Effort is grossly underrated

by Jamie Flinchbaugh on 12-12-16

I couldn’t possibly count how many times entrepreneurs that want my advice proceed to tell me that they can’t share their actual idea because they want to keep it a secret. Why? They think that the idea is worth a ton. Bullshit! I have a ton of great ideas too – teach every inner city kid to be an entrepreneur, utilize the energy of idle chit-chat at your local Starbucks to power the grid, and to leverage every cancelled doctors appointment to optimally support every person in need. Want to invest? Of course not, because ideas not backed by execution is worthless.

Execution involves a lot of elements: intellect, focus, perseverance, and pure effort. Gary Vaynerchuk, a wildly successful man in everything from retail wine sales to sports representation, has this to say: “effort is grossly underrated.”

work_smarterandharder_1There is a common phrase of “work smarter, not harder.” I get the appeal of that. Effort without clarity, efficiency, and effectiveness, has severe limits. Working smart is essential. But does that mean working hard has no value? No, effort is grossly underrated.

I believe we should aspire to work smarter and harder. Neither is sufficient, both are required. Intelligence and creativity are essential elements to working smart. Every individual must make contributions to their partners and organizations with good ideas that move things along. When there is a lack of working smart, resources are wasted by working on the wrong things, in the wrong ways, toward the wrong ends. But smart is not enough, because without hard work no ideas will come to fruition. Ideas are worthless, only providing value when they are realized through the efforts and accomplishments of those who bring them to life. In any pursuit, towards any end, working hard and smart is essential.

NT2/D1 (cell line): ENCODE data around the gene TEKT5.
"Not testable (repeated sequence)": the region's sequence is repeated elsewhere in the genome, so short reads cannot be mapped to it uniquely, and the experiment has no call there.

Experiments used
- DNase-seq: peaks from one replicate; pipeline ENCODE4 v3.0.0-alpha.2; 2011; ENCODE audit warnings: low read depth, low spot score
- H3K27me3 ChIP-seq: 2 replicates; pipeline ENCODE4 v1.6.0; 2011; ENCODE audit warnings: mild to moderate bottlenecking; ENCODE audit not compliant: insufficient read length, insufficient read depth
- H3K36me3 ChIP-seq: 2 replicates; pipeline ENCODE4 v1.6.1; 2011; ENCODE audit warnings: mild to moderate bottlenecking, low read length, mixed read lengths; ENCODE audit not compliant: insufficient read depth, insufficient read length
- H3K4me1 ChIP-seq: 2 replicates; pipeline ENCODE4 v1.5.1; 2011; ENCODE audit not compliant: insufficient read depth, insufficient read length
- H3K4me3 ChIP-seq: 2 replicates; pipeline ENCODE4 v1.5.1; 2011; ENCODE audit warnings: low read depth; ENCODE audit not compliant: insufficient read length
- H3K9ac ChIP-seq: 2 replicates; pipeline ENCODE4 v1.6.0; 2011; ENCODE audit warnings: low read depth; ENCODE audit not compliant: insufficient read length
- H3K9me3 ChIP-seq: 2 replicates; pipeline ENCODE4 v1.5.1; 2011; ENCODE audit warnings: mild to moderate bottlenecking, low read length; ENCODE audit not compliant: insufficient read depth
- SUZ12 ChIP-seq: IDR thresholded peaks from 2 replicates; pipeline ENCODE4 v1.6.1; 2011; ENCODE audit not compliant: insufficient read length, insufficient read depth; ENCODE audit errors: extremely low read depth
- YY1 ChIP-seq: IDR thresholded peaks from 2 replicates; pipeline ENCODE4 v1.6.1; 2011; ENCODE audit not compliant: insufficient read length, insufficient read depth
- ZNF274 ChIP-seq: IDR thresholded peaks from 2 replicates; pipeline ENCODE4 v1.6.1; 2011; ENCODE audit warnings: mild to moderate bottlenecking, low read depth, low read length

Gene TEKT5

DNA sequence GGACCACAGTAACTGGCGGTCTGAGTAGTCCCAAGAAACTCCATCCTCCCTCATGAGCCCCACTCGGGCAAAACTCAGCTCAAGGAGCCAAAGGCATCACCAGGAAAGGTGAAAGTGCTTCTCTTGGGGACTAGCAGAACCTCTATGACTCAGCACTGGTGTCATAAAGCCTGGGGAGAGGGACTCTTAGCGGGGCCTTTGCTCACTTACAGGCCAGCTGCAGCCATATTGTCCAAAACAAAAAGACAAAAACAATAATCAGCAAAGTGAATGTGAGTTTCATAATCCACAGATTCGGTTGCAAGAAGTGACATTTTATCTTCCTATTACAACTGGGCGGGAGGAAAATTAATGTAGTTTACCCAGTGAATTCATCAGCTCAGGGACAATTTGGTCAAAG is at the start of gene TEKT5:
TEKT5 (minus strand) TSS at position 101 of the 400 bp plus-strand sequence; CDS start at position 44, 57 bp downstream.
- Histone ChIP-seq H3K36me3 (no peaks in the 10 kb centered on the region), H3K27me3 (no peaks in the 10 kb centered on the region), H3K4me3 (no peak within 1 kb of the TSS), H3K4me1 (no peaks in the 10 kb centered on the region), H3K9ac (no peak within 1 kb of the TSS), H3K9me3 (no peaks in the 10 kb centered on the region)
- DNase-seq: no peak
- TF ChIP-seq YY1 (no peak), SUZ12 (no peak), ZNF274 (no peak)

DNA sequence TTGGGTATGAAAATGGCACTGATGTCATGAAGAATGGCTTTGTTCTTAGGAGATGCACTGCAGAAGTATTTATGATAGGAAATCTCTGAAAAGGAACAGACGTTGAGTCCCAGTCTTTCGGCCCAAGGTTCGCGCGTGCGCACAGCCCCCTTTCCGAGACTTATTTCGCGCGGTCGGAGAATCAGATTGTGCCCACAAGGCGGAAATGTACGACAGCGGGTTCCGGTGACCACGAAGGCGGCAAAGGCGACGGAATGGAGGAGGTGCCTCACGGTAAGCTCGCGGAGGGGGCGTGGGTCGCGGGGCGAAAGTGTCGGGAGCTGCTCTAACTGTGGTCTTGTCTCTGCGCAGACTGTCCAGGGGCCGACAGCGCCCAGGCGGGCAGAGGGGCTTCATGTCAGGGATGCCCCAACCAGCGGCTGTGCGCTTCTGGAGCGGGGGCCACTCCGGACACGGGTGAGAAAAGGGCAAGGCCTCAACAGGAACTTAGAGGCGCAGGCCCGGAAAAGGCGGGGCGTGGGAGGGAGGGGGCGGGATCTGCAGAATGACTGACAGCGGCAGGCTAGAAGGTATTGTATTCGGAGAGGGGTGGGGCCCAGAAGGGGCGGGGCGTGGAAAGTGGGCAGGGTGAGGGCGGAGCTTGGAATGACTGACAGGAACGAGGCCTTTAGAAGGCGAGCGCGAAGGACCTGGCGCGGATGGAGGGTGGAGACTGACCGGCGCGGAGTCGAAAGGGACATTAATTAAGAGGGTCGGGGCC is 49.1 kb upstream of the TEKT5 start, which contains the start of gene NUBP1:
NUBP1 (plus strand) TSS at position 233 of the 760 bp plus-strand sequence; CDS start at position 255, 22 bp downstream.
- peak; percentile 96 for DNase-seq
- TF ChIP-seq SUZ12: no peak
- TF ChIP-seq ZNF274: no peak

• My father used to convince himself working smarter should be the focus and then he would return from Japan and say yes working smarter is important but they also just work harder. Then he would revert to moving almost all the focus to working smarter, then return of Japan and repeat. It took maybe 3 trips to have it sink into his consciousness that it really was both.

    I think part of the issue is that often we work long hours but really there is so much waste that we could work smarter and reduce the hours IF the systems are improved. The problem is we often don’t improve the processes and systems nearly enough before we want to reduce the hours.

    I am slower than my father to accept the necessity of hard work 🙂 I still think we could reduce the hours of work if we worked smarter AND the processes were improved to eliminate wasted time AND we worked hard for the more limited hours. To some extent some agile software development efforts have shown this by change the system of work and including as part of that a commitment to long term sustainable pace of work (no overwork).

    I think if people define work as hard as a large number of hours then that can be reduced. If they define hard as putting forth their best efforts (in a smart and effective way) continually for the hours they put in then you can’t see reducing hard work as a goal. The hard work of doing the challenging things when they are important cannot be abdicated. If anything that is one of the most important methods to reduce the hours of work needed – doing the things that often people avoid because it will be difficult, upset people, make people uncomfortable, upset the way things are done…

    John Hunter December 13, 2016 at 7:57 am
  • John, as always, useful comments. Hard work isn’t only measured by the number of hours. I used to test myself to see how little sleep I could survive on. Now I try to be well rested (…try…). With that said, I think there are plenty of cases where the hours are also what’s needed. There have been many situations where visiting a client where I and the person I’m working with seem to be the last two out the door. If it were 9 PM, that might seem fine, but sometimes its 4:30 or 5..everyone’s gone?

    So…pointless hours don’t count, and staying up until 2 in the morning just to say you did doesn’t count…but sometimes the extra hour (or three) is what’s called for.

    Jamie Flinchbaugh December 13, 2016 at 8:15 am

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